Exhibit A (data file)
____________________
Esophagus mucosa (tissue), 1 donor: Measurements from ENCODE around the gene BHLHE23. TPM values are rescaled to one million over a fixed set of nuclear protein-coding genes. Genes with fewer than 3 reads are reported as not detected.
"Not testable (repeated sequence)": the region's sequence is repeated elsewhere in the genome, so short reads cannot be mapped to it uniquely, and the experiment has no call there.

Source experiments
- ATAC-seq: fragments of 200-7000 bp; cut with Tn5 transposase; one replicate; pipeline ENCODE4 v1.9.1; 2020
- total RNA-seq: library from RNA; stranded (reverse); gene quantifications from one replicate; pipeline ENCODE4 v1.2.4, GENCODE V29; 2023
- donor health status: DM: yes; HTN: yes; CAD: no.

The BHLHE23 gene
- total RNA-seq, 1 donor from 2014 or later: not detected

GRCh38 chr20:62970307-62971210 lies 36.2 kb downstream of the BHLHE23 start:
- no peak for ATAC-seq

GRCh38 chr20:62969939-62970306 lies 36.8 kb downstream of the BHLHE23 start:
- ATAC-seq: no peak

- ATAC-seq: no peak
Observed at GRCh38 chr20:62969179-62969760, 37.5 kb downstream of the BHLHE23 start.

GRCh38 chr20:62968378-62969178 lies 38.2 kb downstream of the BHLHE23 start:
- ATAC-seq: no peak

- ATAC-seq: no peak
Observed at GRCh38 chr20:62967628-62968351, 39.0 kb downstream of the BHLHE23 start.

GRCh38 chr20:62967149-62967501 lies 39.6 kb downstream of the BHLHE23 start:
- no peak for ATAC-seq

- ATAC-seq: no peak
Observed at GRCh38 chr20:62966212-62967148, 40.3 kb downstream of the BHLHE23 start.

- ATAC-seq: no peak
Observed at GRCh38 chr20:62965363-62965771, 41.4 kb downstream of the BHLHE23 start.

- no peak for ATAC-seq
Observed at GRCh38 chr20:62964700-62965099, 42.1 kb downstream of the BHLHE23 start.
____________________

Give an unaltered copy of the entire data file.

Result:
Esophagus mucosa (tissue), 1 donor: Measurements from ENCODE around the gene BHLHE23. TPM values are rescaled to one million over a fixed set of nuclear protein-coding genes. Genes with fewer than 3 reads are reported as not detected.
"Not testable (repeated sequence)": the region's sequence is repeated elsewhere in the genome, so short reads cannot be mapped to it uniquely, and the experiment has no call there.

Source experiments
- ATAC-seq: fragments of 200-7000 bp; cut with Tn5 transposase; one replicate; pipeline ENCODE4 v1.9.1; 2020
- total RNA-seq: library from RNA; stranded (reverse); gene quantifications from one replicate; pipeline ENCODE4 v1.2.4, GENCODE V29; 2023
- donor health status: DM: yes; HTN: yes; CAD: no.

The BHLHE23 gene
- total RNA-seq, 1 donor from 2014 or later: not detected

GRCh38 chr20:62970307-62971210 lies 36.2 kb downstream of the BHLHE23 start:
- no peak for ATAC-seq

GRCh38 chr20:62969939-62970306 lies 36.8 kb downstream of the BHLHE23 start:
- ATAC-seq: no peak

- ATAC-seq: no peak
Observed at GRCh38 chr20:62969179-62969760, 37.5 kb downstream of the BHLHE23 start.

GRCh38 chr20:62968378-62969178 lies 38.2 kb downstream of the BHLHE23 start:
- ATAC-seq: no peak

- ATAC-seq: no peak
Observed at GRCh38 chr20:62967628-62968351, 39.0 kb downstream of the BHLHE23 start.

GRCh38 chr20:62967149-62967501 lies 39.6 kb downstream of the BHLHE23 start:
- no peak for ATAC-seq

- ATAC-seq: no peak
Observed at GRCh38 chr20:62966212-62967148, 40.3 kb downstream of the BHLHE23 start.

- ATAC-seq: no peak
Observed at GRCh38 chr20:62965363-62965771, 41.4 kb downstream of the BHLHE23 start.

- no peak for ATAC-seq
Observed at GRCh38 chr20:62964700-62965099, 42.1 kb downstream of the BHLHE23 start.